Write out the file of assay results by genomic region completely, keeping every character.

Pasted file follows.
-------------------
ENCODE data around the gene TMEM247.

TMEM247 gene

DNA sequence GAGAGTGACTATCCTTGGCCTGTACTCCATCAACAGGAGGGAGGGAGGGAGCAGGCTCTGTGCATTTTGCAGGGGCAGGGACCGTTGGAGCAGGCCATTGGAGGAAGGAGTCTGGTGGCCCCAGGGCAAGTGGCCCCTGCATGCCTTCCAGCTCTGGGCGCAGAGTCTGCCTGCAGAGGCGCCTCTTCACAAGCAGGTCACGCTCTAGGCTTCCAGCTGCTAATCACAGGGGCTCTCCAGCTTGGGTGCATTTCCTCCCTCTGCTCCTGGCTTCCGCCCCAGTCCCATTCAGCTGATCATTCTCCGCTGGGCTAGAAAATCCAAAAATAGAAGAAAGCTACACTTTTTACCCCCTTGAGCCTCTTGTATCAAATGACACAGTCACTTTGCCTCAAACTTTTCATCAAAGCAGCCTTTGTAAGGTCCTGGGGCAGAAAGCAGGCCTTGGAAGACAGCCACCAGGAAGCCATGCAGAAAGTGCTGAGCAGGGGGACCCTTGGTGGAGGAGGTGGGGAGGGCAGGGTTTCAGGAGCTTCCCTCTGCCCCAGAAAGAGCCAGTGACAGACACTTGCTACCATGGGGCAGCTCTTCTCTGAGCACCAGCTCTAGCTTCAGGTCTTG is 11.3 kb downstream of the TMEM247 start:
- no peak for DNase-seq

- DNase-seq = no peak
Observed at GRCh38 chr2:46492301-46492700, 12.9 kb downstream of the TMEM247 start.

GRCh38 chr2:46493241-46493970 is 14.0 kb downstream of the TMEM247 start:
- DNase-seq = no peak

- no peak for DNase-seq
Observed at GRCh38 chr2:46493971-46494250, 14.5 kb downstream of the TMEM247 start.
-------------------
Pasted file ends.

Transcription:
ENCODE data around the gene TMEM247.

TMEM247 gene

DNA sequence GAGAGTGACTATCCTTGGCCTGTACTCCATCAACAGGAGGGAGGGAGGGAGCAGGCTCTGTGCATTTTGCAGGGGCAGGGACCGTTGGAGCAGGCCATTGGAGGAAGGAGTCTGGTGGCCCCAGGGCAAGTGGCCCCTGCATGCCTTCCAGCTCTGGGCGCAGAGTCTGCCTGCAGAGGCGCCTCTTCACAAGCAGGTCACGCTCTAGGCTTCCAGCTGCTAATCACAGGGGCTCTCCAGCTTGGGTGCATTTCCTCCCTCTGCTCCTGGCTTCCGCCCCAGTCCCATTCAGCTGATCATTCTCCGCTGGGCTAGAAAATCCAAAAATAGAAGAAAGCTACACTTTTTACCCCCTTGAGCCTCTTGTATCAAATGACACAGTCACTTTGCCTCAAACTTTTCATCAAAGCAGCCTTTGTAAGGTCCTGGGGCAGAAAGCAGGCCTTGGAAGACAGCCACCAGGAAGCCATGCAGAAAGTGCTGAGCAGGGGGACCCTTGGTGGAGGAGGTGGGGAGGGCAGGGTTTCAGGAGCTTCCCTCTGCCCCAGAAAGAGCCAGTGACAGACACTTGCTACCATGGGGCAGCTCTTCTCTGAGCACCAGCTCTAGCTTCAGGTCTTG is 11.3 kb downstream of the TMEM247 start:
- no peak for DNase-seq

- DNase-seq = no peak
Observed at GRCh38 chr2:46492301-46492700, 12.9 kb downstream of the TMEM247 start.

GRCh38 chr2:46493241-46493970 is 14.0 kb downstream of the TMEM247 start:
- DNase-seq = no peak

- no peak for DNase-seq
Observed at GRCh38 chr2:46493971-46494250, 14.5 kb downstream of the TMEM247 start.